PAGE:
I am really enjoying reading Phaidon’s new monograph on Edmund de Waal – a ceramicist and writer who I have long admired.
The book is packed with stunning photographs that capture de Waal’s delicate porcelain pots and installations, alongside a photo-essay that offers a glimpse in to de Waal daily life in the studio.
Internationally famed for his novel The Hare with the Amber Eyes, de Waal creates beautiful hand-thrown vessels that have more to do with art and architecture than with traditional studio pottery.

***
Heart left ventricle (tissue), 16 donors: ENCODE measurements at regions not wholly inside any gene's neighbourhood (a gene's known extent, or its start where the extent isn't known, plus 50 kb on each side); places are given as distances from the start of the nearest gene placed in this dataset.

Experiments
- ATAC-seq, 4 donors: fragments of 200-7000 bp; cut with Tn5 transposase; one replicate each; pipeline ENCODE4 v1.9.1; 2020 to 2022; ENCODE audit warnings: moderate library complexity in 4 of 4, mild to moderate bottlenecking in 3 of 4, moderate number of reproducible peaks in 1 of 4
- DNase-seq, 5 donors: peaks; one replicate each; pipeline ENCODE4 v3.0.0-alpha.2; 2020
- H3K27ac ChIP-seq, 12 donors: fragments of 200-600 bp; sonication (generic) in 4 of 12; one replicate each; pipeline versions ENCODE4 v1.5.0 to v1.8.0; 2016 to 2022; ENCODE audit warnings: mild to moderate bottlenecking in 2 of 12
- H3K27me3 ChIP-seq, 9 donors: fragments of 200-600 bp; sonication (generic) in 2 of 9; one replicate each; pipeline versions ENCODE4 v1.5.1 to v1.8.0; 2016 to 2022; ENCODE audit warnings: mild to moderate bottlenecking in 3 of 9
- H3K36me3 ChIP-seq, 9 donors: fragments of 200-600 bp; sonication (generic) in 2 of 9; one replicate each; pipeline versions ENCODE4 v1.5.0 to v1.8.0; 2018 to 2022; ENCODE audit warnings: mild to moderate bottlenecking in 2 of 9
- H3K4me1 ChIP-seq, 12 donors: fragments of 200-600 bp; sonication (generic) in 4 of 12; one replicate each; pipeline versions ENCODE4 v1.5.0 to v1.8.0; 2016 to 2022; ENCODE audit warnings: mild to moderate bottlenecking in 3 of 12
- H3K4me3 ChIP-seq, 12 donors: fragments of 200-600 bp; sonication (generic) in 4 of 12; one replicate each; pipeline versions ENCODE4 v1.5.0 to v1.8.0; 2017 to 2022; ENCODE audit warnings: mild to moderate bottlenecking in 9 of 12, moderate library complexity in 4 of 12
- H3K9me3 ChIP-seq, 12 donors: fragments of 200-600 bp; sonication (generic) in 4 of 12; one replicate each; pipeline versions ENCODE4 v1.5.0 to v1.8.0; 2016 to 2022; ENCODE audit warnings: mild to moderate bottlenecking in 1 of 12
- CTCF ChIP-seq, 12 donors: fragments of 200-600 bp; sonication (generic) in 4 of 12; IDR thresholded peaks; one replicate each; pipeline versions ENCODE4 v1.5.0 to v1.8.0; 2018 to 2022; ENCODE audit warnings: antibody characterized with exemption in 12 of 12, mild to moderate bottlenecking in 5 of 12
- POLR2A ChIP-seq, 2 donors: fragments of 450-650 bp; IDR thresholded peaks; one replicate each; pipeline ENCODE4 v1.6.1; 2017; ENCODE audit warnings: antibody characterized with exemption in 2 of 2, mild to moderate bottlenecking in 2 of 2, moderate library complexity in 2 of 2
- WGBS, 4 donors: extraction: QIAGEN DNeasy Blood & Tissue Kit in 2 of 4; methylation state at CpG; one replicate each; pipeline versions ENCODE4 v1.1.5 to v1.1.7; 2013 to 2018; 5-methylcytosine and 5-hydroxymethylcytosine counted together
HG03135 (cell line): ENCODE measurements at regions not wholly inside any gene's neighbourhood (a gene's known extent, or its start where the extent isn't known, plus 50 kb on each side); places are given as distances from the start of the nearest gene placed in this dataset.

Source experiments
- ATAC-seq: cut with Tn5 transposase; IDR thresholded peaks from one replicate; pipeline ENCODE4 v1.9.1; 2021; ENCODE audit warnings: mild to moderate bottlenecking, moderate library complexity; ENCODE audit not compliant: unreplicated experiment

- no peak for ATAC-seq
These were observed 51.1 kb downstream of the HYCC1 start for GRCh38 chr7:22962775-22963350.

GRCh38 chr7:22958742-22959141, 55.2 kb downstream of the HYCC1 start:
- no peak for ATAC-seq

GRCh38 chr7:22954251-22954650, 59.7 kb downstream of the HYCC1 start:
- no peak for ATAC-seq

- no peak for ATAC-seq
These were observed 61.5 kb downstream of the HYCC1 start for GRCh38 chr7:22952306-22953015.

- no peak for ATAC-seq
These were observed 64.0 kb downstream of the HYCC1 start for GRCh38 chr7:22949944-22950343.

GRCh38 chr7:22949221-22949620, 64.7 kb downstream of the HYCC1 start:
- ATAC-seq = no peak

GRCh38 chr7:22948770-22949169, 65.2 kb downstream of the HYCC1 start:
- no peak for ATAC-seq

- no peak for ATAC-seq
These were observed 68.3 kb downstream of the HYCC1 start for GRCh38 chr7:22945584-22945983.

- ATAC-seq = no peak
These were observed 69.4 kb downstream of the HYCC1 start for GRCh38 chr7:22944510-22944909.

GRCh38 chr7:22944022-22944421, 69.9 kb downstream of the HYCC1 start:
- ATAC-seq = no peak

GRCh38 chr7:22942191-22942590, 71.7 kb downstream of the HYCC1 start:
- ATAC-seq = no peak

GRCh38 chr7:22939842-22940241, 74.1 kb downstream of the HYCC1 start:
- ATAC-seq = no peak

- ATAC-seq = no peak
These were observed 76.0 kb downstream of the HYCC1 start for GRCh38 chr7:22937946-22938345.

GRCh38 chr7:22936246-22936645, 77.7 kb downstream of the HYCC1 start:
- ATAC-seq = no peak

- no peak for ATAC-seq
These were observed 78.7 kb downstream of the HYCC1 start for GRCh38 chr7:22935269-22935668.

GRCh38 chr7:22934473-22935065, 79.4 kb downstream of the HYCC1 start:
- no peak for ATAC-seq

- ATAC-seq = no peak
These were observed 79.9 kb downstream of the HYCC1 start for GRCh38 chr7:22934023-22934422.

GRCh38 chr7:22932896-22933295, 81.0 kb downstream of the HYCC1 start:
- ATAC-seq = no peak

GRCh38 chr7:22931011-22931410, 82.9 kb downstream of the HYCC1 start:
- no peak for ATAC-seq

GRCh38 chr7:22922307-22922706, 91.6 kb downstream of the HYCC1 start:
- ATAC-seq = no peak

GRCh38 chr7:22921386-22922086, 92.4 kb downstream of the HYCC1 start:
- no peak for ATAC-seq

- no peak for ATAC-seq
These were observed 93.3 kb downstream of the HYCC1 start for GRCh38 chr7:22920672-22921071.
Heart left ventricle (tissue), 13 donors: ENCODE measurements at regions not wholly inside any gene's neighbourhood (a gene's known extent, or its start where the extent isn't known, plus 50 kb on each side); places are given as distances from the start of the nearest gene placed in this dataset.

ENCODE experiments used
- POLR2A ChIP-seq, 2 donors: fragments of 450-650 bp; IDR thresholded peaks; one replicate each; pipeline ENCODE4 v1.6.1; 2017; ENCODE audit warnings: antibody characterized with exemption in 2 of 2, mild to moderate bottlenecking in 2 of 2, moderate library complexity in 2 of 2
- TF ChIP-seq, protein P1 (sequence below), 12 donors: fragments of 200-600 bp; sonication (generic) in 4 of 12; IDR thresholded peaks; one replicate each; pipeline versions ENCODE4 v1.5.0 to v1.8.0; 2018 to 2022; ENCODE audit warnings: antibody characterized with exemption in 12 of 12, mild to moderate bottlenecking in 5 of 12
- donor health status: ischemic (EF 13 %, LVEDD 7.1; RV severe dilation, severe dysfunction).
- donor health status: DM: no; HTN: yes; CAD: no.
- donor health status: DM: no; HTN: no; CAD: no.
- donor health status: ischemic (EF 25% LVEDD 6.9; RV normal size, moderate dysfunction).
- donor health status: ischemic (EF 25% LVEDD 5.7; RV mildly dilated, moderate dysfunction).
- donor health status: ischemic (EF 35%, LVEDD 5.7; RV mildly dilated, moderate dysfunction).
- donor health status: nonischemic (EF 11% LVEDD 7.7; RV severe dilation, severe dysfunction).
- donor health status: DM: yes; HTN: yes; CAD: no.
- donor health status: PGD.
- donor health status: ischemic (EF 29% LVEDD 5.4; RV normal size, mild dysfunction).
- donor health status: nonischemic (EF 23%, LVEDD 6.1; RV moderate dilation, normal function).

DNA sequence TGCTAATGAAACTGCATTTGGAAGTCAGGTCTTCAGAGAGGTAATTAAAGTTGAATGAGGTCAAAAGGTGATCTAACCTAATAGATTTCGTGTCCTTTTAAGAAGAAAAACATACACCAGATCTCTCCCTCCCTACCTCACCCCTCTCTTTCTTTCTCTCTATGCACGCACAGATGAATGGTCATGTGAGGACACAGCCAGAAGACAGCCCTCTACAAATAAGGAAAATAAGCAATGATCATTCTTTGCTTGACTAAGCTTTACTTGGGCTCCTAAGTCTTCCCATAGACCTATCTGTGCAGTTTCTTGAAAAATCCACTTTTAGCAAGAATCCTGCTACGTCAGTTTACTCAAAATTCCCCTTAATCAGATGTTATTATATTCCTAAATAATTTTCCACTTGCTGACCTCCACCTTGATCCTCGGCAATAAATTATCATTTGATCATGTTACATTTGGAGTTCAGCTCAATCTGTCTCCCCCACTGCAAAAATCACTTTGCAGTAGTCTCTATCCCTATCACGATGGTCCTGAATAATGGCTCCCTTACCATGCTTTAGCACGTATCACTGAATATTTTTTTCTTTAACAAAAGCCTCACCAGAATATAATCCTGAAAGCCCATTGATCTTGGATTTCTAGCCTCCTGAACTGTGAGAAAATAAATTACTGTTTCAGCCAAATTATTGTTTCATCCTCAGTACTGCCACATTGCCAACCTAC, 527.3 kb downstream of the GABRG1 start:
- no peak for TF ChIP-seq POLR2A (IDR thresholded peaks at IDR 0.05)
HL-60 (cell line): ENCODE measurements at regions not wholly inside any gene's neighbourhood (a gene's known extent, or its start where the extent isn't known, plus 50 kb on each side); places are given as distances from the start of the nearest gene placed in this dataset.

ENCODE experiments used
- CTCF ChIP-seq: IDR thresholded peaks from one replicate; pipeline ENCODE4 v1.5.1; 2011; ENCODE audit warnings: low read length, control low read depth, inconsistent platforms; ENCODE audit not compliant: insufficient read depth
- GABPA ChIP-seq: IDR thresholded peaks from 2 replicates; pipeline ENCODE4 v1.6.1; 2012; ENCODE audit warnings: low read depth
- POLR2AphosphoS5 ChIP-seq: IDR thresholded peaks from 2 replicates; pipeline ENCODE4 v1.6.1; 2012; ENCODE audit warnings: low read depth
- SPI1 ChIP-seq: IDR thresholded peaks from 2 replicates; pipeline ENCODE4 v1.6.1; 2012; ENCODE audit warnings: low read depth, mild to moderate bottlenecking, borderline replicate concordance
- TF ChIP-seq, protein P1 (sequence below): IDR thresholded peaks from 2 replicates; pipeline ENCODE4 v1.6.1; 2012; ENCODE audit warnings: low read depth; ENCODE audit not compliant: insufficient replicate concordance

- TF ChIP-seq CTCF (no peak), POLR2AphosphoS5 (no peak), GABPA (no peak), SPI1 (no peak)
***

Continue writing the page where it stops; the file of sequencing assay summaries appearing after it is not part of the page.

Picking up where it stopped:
As an artist he is interested in the way objects relate to the spaces in which they are displayed. Sometimes seemingly randomly arranged, his pots are actually placed with the utmost precision and respond to their surrounding space, whether it’s a historic house or a white cube gallery. Always beautiful and often delicate, the effect can also be disconcerting and precarious.